GLEN ALLEN, Va. (TheStreet) -- Manti Te'o isn't alone in concocting imaginary relationships. So, too, is Star Scientific (STSI), which has misled investors about the involvement of Johns Hopkins University in the clinical testing of the company's retail nutritional supplement anatabine.
Star Scientific and its Internet stock promoters want investors to believe that Johns Hopkins has been actively involved with, and even supportive of, anatabine's clinical development. The benefit to Star Scientific is obvious: Johns Hopkins is well-known and respected, so the school's academic imprimatur lends scientific credibility to anatabine.
Except Johns Hopkins has no official involvement with Star Scientific or anatabine. That includes Star's subsidiary Rock Creek Pharmaceuticals, according to a Johns Hopkins School of Medicine spokesperson.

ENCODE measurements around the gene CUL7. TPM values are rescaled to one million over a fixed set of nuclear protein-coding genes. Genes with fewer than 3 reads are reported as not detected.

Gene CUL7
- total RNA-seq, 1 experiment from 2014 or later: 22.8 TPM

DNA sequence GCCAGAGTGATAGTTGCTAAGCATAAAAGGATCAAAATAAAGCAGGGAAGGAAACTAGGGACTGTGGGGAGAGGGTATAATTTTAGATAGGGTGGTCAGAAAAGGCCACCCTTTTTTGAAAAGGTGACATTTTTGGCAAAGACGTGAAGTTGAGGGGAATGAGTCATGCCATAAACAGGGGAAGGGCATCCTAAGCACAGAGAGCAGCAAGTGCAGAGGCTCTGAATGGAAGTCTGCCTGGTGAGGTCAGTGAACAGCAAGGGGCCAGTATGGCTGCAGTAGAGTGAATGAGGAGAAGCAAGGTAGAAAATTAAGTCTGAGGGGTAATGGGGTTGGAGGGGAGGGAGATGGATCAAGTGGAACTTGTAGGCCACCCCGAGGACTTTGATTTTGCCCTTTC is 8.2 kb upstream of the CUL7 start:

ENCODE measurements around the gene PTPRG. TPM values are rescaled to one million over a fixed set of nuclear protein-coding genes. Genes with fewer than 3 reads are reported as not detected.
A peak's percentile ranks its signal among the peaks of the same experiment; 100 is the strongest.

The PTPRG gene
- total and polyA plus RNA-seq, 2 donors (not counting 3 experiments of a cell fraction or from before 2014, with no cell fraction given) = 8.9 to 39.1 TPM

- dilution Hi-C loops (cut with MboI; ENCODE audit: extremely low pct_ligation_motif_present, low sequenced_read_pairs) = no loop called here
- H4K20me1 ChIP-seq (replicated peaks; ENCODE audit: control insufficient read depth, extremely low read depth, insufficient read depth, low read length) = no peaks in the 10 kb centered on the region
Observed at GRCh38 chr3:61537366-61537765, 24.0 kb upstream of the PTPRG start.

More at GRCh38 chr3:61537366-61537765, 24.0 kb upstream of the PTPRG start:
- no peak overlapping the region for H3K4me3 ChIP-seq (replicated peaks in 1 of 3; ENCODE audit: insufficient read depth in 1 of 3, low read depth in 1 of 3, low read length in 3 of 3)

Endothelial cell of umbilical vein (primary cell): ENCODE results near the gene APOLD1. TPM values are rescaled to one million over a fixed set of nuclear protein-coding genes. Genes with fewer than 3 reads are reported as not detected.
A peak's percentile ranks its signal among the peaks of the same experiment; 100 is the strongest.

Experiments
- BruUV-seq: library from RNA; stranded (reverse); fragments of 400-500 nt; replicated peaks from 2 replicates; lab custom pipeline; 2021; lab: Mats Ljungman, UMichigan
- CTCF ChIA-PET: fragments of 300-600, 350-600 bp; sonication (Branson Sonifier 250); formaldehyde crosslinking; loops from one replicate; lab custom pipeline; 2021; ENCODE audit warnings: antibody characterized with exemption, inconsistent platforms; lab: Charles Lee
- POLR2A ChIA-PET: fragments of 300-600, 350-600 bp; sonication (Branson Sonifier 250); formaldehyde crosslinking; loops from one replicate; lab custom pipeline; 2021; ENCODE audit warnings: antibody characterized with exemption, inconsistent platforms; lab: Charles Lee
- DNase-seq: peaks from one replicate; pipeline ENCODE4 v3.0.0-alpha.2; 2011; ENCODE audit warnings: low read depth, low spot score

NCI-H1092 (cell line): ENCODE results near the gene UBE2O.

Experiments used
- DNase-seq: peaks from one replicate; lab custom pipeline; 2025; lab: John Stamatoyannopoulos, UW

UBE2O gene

"The Antabloc Supplementation Autoimmune Prevention [ASAP] clinical study was not conducted at or approved by Johns Hopkins," Johns Hopkins' Stephanie Desmon said via email.Star reported initial interim results from the ASAP study of anatabine as a potential treatment for thyroid disease on Jan. 7. The company claims the study succeeded but failed to disclose any real data. Star's press release included a promotional quote about anatabine from Dr. Paul Ladenson, described as a "senior endocrinological consultant" for the study. Ladeneson's real job is director of the Division of Endocrinology and Metabolism at Johns Hopkins School of Medicine. He's a thyroid disease expert. Why did Star Scientific omit Ladenson's academic affiliation from its Jan. 7 press release? Likely because as Desmon made clear, Ladenson's role in Star Scientific's anatabine thyroid disease study had nothing to do with Johns Hopkins. Biotech investors, click here to visit TheStreet's 2013 FDA and EMA drug approval decision calendar. Star Scientific paid Ladenson for his consulting work, which apparently includes offering this assessment of the anatabine thyroid study: Data from this rigorously conducted, placebo-controlled, double blind trial show that anatabine-treated subjects had progressive decreases in circulating thyroglobulin antibody levels, which became significant by the end of the trial. Current treatment for autoimmune thyroiditis is limited to end-stage disease when irreversible gland damage necessitates lifelong thyroid hormone replacement. The prospect of a novel nutritional or pharmaceutical intervention that could preserve thyroid health represents an encouraging advance. Further clinical studies are now warranted. Asked to comment on whether Johns Hopkins, as Ladenson's employer, approved his anatabine statement, Desmon responded: "We do have guidelines about such things and he [Ladenson] is in violation here." Johns Hopkins has started an inquiry into the matter, Desmon added. Johns Hopkins would not make Ladenson available to comment. Star Scientific did not respond to an email requesting comment. Dr. Patrizio Caturegli, also a professor at Johns Hopkins Medical School and a paid consultant to Star Scientific, co-authored a paper last year with Ladenson in which mice were treated with anatabine. Star Scientific publicizes the findings of Caturegli's paper without disclosing the company's financial relationship with the authors.
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